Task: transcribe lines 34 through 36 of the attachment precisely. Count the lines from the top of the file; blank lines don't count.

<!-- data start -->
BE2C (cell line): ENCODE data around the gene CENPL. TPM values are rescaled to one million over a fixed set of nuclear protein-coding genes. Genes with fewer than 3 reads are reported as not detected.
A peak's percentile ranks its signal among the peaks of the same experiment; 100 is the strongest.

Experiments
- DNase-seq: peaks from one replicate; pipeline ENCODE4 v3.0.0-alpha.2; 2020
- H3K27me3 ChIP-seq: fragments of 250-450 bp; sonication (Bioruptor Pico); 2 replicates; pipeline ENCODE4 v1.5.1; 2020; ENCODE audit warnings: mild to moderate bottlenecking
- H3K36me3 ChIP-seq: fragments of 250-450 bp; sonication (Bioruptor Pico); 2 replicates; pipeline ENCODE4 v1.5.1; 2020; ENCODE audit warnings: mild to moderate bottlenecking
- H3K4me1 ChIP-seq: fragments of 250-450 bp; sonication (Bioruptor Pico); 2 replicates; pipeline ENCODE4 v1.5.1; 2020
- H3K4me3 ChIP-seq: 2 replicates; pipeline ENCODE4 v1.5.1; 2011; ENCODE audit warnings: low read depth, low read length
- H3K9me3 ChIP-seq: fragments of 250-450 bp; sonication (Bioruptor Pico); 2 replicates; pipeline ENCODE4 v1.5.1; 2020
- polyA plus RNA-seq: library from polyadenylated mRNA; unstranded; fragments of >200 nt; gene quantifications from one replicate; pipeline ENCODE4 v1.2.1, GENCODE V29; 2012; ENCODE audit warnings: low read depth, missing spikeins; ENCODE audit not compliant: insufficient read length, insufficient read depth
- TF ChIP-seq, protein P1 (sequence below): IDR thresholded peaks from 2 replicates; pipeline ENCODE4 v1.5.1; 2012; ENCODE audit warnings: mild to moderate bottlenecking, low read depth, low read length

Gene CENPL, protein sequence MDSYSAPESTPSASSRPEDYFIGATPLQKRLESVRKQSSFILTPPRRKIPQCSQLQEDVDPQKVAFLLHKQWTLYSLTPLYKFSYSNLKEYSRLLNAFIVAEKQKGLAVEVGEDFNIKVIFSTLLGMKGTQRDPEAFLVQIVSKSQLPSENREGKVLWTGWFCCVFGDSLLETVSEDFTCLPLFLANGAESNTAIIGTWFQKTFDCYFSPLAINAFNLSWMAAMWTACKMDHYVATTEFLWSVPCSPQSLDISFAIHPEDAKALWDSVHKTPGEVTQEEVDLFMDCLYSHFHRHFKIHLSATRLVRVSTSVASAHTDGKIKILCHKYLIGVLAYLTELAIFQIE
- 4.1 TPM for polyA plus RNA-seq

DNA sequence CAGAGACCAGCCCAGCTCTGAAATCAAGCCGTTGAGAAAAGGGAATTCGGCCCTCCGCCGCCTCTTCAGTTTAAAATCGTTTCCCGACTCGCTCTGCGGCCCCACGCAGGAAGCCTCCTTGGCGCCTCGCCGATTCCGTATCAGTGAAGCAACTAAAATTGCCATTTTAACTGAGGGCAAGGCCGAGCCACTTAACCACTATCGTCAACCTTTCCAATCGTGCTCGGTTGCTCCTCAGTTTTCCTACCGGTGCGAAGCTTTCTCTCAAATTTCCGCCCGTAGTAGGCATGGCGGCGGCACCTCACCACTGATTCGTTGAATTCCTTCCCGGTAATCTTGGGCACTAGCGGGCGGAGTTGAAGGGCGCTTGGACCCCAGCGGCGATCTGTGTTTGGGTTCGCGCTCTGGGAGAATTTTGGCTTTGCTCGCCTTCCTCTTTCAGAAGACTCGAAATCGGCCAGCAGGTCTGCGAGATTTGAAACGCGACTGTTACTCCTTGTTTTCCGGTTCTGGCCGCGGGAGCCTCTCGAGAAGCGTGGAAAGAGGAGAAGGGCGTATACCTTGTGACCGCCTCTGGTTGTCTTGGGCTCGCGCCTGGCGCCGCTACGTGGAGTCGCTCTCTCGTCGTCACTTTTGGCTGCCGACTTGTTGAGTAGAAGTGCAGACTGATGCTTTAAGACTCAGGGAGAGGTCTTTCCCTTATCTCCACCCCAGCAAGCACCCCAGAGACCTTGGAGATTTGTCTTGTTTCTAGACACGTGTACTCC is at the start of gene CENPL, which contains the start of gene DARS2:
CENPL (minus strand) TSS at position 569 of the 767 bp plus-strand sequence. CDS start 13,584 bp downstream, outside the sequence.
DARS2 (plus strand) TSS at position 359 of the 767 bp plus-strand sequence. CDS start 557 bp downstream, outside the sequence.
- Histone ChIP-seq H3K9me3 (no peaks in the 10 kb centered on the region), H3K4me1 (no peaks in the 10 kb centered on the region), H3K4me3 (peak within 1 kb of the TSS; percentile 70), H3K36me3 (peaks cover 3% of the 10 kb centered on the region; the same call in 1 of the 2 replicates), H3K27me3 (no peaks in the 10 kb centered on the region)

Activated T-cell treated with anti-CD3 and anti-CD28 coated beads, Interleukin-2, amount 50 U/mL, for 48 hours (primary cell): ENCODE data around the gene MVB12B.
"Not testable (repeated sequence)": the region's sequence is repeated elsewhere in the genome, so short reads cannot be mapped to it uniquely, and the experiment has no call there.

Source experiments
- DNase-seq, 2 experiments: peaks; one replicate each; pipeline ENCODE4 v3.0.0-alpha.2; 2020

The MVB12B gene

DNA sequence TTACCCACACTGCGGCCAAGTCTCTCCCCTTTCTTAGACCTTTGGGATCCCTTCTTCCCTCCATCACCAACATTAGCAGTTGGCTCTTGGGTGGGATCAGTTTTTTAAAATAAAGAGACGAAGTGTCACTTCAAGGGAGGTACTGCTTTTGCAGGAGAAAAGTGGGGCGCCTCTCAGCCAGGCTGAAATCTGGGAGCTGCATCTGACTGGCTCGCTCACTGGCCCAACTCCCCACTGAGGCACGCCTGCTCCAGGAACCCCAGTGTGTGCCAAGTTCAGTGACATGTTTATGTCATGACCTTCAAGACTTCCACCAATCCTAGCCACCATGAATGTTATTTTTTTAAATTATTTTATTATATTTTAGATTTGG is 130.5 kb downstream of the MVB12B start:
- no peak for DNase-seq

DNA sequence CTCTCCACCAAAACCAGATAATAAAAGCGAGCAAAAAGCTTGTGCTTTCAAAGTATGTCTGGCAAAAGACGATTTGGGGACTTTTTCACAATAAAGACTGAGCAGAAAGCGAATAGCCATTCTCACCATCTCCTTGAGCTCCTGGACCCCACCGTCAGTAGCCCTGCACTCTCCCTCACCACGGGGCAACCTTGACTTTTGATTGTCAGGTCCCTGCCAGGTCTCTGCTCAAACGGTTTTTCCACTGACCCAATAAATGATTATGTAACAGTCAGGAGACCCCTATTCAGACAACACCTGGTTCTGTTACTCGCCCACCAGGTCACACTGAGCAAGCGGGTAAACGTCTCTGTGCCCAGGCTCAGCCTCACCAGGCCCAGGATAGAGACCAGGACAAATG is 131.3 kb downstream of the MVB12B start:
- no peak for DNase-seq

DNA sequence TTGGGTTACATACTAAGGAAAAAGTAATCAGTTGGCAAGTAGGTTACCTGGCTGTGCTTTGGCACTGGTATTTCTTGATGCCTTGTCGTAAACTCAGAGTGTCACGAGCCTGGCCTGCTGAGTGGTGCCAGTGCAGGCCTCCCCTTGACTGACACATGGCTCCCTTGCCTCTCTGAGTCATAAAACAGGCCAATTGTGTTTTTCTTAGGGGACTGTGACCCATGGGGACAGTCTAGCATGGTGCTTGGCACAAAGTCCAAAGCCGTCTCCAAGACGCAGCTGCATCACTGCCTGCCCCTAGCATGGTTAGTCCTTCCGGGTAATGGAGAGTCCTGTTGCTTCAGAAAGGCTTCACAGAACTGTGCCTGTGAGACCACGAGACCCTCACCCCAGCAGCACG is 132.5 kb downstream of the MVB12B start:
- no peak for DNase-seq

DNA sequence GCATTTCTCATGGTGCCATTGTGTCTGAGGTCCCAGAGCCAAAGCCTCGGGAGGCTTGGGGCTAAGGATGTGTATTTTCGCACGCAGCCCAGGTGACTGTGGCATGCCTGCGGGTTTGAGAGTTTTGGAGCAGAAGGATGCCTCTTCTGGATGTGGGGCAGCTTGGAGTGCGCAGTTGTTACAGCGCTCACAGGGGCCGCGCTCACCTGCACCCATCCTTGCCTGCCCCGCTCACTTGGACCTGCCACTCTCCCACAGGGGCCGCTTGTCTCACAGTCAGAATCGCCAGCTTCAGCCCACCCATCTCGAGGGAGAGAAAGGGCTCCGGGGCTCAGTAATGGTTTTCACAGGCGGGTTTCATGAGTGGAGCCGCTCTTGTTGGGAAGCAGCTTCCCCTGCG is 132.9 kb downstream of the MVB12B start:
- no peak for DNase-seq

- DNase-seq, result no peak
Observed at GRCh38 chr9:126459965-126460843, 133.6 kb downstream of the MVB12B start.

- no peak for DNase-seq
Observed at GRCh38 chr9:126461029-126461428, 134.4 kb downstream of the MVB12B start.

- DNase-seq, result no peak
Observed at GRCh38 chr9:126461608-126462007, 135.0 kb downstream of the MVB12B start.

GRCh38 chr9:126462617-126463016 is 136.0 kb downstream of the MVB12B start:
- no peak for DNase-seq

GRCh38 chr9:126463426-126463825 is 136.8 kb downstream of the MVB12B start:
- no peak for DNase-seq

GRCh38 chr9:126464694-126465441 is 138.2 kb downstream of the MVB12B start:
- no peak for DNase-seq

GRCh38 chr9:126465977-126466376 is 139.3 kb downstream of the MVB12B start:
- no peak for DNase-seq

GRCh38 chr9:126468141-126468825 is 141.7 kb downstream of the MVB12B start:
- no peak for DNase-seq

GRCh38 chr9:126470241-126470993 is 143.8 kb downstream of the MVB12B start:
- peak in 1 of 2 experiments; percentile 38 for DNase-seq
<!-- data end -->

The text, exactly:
Observed at GRCh38 chr9:126461029-126461428, 134.4 kb downstream of the MVB12B start.

- DNase-seq, result no peak
Observed at GRCh38 chr9:126461608-126462007, 135.0 kb downstream of the MVB12B start.